As we write this, South Africa is in the grip of a devastating drought. Farmers are committing suicide; more than 30,000 farming jobs have been lost. Towns across South Africa are running out of water. Food security is threatened, leaving our people less resilient.
Scientists are finding anthropogenic climate change makes this worse. It probably contributed to reduced rainfall and poor harvests here in 2016. It made the Western Cape drought more than three times more likely. And through this century it is expected to make South Africa drier and more drought prone.
Not only is South African coal deepening this crisis, people are dying and suffering as a direct result of air pollution from coal-fired power stations. Farmlands and precious water sources are destroyed by coal mining.
We have to ask, why is coal still being considered as a major part of South Africa’s energy future? What kind of life for South Africans is your new Integrated Resource Plan (IRP) promoting?
Coal is bad for our economy. The cost of the new coal-fired electricity your government wants is far higher than that produced by renewables. The political party you lead promised that the electricity plan would take the least-cost option, which means no new coal. But it didn’t.
Mr President, we are sick and tired of broken promises. Why don’t you want a “least-cost, least-water intensive, least-GHG-emitting and most job-rich option” for South Africa?
We know you must be aware that the country’s abundance of wind and solar is not being fully exploited through the IRP. And that South African banks and global financial institutions are turning their backs on coal. Surely, it would be easier and more ethical to find investors for renewables?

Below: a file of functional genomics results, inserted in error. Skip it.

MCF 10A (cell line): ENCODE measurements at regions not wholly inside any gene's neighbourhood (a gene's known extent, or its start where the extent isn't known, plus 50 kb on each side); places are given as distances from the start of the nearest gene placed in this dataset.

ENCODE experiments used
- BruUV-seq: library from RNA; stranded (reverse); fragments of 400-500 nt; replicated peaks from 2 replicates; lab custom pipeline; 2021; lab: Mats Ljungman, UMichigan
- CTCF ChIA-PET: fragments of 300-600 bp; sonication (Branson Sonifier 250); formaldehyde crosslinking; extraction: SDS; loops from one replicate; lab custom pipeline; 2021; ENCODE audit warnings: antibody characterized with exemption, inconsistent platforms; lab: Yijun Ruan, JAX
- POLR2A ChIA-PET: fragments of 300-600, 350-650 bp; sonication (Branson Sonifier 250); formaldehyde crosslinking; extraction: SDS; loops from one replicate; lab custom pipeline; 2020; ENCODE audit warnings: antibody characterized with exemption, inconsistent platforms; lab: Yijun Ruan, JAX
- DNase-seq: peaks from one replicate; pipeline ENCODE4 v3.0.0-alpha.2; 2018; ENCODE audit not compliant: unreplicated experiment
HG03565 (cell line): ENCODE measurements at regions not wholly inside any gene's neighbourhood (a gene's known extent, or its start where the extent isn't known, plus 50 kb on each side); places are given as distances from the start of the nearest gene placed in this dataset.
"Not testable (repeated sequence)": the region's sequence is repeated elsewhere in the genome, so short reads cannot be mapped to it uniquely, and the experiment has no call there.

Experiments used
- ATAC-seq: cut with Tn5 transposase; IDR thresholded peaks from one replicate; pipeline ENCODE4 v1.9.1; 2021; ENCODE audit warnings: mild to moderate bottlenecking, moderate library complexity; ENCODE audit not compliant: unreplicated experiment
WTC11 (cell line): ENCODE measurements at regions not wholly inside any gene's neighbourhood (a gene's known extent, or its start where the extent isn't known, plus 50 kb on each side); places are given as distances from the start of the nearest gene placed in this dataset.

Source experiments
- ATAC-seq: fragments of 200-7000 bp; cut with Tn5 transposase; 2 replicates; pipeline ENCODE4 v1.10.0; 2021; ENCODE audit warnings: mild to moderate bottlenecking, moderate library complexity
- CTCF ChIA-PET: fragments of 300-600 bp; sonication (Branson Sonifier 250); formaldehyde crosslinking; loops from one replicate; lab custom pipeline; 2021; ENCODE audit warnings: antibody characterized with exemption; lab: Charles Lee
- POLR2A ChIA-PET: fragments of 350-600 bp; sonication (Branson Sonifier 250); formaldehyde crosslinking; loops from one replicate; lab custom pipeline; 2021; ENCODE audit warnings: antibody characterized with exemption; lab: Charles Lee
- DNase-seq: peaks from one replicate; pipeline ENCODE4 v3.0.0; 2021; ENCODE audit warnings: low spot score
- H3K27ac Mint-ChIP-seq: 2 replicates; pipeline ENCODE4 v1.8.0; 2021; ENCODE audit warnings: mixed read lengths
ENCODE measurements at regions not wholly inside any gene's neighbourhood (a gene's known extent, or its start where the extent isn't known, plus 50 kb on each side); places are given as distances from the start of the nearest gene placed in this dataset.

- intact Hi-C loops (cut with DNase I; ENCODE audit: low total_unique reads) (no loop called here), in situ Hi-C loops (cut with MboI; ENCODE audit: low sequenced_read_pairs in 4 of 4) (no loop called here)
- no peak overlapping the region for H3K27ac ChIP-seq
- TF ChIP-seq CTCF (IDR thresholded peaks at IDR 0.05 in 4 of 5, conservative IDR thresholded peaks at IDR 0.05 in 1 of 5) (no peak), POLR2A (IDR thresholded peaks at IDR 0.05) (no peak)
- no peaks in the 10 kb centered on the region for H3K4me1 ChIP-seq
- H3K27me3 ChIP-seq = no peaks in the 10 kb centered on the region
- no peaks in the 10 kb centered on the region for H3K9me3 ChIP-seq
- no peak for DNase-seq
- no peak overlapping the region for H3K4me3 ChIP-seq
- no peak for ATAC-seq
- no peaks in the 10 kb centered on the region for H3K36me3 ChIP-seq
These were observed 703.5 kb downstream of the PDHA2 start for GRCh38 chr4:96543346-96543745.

The years of load shedding, crippling diesel bills and unsustainable debt from building coal surely prove to you that this is not working for us.
You also must know that South Africa has the biggest carbon footprint in Africa and the highest emission intensity in the G20.
Your government touts “clean coal” as a solution but we know there is no such thing. There is no coal clean enough to meet the emissions reduction targets we need to play our part in avoiding runaway heating and climate chaos. “Clean coal” is nothing but a myth which allows you to continue with colonial corporate fossil fuel interests at the expense of people.
Your recent statement to the United Nations made us so hopeful. You spoke of a “Just Transition Plan, including defining a vision compatible with the 1.5 degree Paris temperature goal”. Yet the current version of the IRP and South Africa’s commitment to mine, burn and export coal is directly at odds with this.
We could be leaders in taking Africa to a more hopeful future and pushing the world’s worst polluters, like China and the United States, to play their part. But this new IRP shows no climate leadership.
We understand that energy transitions do not happen overnight. We acknowledge the scale of the significant challenges ahead. However, we stand firm in our belief that the country must look to meet the economic, social and environmental goals set out in our Constitution. The IRP does not do this.
Coal is strangling our economy and choking us. Will you be brave enough to break the chains of South Africa’s enslavement to the colonial legacy of the fossil fuel industry and show the country the way to a just transition? DM
Othembele Dyantyi is a youth spokesperson for the African Climate Alliance and a member of Eco Warriors with the Earthchild Project,through their school, Yomelela Primary. In June 2019, Othembele joined the global climate strikes and marched to Parliament in Cape Town. At just 11 years old, she addressed a crowd of nearly 2,000 fellow learners in 2019, appealing for justice and environmental policies to confront global heating.
Sarah Robyn Farrell, aka Sustainable Sarah, is a writer, environmental communicator, climate justice activist. She is both the founder and creative director of transparenCI, a creative agency that specialises in sustainability communications and a founding member of the African Climate Alliance.
Xoli Fuyani is an Eco-role Model who guides Young People to a Safe Sustainable Greenfuture. She Joined Earthchild Project in 2008 and is currently an Environmental Education Program Manager at Earthchild Project, managing their schools’ Environmental Education Programmes, inspiring young climate activists and supporting and mentoring GAP Year interns
*The African Climate Alliance is a youth-focused affinity group dedicated to dynamic, Afro-centred climate action. Our goal is to deliver climate adaptation education and ultimately Pan-African climate justice.
There is no blue pigmentation in people with blue eyes.